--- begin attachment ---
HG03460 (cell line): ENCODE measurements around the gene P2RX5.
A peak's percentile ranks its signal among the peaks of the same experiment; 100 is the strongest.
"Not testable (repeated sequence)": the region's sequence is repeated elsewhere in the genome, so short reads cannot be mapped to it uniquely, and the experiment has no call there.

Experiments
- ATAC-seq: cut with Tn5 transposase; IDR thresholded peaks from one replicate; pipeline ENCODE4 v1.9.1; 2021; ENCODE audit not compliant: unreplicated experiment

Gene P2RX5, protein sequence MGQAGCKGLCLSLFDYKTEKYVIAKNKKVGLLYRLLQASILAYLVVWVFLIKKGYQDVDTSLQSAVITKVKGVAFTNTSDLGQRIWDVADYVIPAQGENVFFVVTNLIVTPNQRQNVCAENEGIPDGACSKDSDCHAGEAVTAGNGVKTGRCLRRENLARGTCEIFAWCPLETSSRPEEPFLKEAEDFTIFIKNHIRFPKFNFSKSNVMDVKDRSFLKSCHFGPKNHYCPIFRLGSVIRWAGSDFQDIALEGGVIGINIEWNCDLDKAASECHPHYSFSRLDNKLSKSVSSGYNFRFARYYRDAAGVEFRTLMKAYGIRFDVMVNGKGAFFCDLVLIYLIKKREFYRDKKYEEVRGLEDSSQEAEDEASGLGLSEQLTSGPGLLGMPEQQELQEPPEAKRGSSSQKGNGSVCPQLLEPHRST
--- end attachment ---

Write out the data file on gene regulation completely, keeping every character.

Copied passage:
HG03460 (cell line): ENCODE measurements around the gene P2RX5.
A peak's percentile ranks its signal among the peaks of the same experiment; 100 is the strongest.
"Not testable (repeated sequence)": the region's sequence is repeated elsewhere in the genome, so short reads cannot be mapped to it uniquely, and the experiment has no call there.

Experiments
- ATAC-seq: cut with Tn5 transposase; IDR thresholded peaks from one replicate; pipeline ENCODE4 v1.9.1; 2021; ENCODE audit not compliant: unreplicated experiment

Gene P2RX5, protein sequence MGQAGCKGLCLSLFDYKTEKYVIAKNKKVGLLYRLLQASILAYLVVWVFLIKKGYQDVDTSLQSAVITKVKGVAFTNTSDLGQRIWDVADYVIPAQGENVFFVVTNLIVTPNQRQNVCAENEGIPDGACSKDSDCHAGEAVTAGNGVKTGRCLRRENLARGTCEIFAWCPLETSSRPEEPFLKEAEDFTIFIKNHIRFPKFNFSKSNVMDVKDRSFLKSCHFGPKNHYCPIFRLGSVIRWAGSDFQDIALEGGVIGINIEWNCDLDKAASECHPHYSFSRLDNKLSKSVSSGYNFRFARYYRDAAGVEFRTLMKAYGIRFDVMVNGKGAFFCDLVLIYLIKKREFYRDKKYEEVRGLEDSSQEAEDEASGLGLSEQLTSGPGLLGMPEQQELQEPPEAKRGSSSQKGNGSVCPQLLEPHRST